Figure 1 – Sequential reads average elapsed time

Figure 1 – Sequential reads average elapsed time

The figure above shows the average elapsed time for sequential reads of 1000 bytes records on a 20 Gigabyte sequential dataset (SEQREAD). A lower elapsed time is better. It also shows the average elapsed time for sequential reads of 1000 bytes records on a 20 Gigabytes indexed dataset (SEQ-ISAMREAD). In this example, FSx for NetApp ONTAP combines the Multi-AZ deployment capability alongside strong performance for sequential reads.

Figure 2 – Random reads average elapsed time

Figure 2 – Random reads average elapsed time

The figure above shows the average elapsed time for random reads of 1000 bytes records on a 20 Gigabyte indexed dataset (RND-ISAMREAD). A lower elapsed time is better. Across these example performance tests, the Amazon EC2 Instance Store shows high performance, but its use-cases are limited to situations where the data is local and temporary within the lifetime of the Amazon EC2 instance itself.

Figure 3 – Sequential Writes average elapsed time

Figure 3 – Sequential Writes average elapsed time

The figure above shows the average elapsed time for writing sequential records of 1000 bytes to a 100 Gigabyte sequential dataset. A lower elapsed time is better. In this example, Amazon EBS volumes show a high performance suitable for applications deployed and running in one Availability Zone. One Amazon EBS volumes use-case can be batch applications, which would not require multi-Availability Zones file-system availability.

Contrasting file-systems relative cost for mainframe applications

Cost optimization is an important pillar of an AWS Well-Architected design. In addition to functional capabilities and performance characteristics, we must balance the file-system selection decision with the cost profile for each option. Therefore, we recommend that you run some cost evaluations with the specific configurations and requirements for which you’re evaluating the file-systems. You can find the pricing for each file-system option on their respective website, or estimate the cost using the AWS Pricing Calculator.

For example, we have estimated the monthly costs of multiple AWS file-system options for the specific configuration that we evaluated for our performance benchmark with specific assumptions. These results in Table 2 should not be generalized to other configurations. Your mileage may vary.

Table 2 – File-system monthly cost evaluation

Table 2 – File-system monthly cost evaluation

Approach for selecting a file-system for mainframe applications

The optimal storage solution varies based on many dimensions, including application type, data access pattern, file size, access method, required performance, availability, durability, and costs. There is no one-solution-fits-all. An AWS Well-Architected design for a mainframe application may use one or multiple storage solutions.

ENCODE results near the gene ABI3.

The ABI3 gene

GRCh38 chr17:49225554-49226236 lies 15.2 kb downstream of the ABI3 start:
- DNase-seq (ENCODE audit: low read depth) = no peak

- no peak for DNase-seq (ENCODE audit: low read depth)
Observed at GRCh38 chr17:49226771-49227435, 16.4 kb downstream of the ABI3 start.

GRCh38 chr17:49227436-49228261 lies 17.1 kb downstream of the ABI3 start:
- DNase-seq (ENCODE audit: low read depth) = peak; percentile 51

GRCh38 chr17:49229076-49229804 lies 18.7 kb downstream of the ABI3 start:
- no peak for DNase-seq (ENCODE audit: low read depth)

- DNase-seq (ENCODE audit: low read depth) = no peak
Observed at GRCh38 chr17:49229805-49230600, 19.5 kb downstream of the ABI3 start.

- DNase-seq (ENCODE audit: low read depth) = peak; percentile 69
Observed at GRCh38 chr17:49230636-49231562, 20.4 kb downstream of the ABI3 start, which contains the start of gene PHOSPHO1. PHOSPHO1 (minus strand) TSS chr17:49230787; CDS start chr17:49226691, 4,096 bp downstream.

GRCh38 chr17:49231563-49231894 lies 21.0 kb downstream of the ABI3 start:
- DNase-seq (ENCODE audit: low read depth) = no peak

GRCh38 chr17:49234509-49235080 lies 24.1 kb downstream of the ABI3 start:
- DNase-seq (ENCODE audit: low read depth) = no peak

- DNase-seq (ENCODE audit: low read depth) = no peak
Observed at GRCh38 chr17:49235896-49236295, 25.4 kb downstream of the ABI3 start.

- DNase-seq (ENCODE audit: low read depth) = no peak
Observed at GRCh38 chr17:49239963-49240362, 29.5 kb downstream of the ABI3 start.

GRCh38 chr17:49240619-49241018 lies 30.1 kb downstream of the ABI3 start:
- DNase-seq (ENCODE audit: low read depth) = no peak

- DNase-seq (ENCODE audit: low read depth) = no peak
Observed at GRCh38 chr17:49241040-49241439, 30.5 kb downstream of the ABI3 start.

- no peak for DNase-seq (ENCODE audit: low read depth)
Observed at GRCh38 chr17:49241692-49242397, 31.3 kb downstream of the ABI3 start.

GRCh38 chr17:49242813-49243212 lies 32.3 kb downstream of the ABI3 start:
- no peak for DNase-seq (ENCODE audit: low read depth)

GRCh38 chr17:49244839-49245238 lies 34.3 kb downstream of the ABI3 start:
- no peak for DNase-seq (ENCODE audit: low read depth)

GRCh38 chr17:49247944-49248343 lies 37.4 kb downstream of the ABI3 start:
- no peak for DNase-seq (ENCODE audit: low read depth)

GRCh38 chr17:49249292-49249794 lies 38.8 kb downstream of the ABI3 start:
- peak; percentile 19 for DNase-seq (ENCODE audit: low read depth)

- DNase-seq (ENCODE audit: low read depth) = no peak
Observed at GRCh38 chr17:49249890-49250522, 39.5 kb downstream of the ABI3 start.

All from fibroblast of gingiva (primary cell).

When evaluating file-systems for mainframe applications, we recommend that you first identify file-system options which meet functional requirements, such as availability, deployment, durability, replication, and throughput. Second, you should perform a cost estimate for the specific technical sizing required by the application. Third, you should evaluate the file-system performance with application-specific real performance tests on AWS, benefiting from the fact that you can quickly test AWS on-demand file-systems. Finally, if a mainframe application has stringent I/O performance requirements, then you can validate file-system options by performing a Proof Of Concept (POC) early in the migration and modernization effort.

For example, we have combined the performance and cost analysis for the specific AWS-owned COBOL application that we tested in the performance benchmark described in the previous sections. Therefore, it shouldn’t be generalized to other applications. Nonetheless, it provides an example of how you can combine the evaluation dimensions for making a better selection decision.

Figure 4 – Annual cost for Sequential Writes

Figure 4 – Annual cost for Sequential Writes

The figure above shows the positioning of the different file-system options considering their annual costs and their average response times to write a record of 1000 Bytes of data to a dataset. The size of the bubble represents the variance of the performance, which means that the bigger the bubble, the less the standard variation, and the more stable the performance.

Go build

AWS provides various file-systems options and configurations that can satisfy numerous requirements from mainframe applications. Selecting a file-system for a specific application involves meeting functional requirements, evaluating performance and cost, and balancing the results to define the optimal file-system. By combining AWS managed file-systems with the AWS Mainframe Modernization service and its cloud native runtime environments, you can quickly create environments on-demand in minutes, and test optimal application and file-system configurations. You can experiment with the managed service yourself and build an AWS Cloud native runtime environment by following the tutorials.

About the authors:

Maggie Li

Principal Software Engineer for AWS Mainframe Modernization service.

Yann Kindelberger

Yann Kindelberger, Senior Mainframe Solutions Architect at AWS.

Peter West

Peter West, Senior Migration Engineer for AWS Mainframe Modernization service.

Phil de Valence

Phil de Valence, Principal Product Manager for AWS Mainframe Modernization service.